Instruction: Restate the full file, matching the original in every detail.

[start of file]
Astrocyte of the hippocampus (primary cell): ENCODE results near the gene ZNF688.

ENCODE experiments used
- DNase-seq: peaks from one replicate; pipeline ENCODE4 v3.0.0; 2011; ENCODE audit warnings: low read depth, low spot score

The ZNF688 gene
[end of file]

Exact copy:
Astrocyte of the hippocampus (primary cell): ENCODE results near the gene ZNF688.

ENCODE experiments used
- DNase-seq: peaks from one replicate; pipeline ENCODE4 v3.0.0; 2011; ENCODE audit warnings: low read depth, low spot score

The ZNF688 gene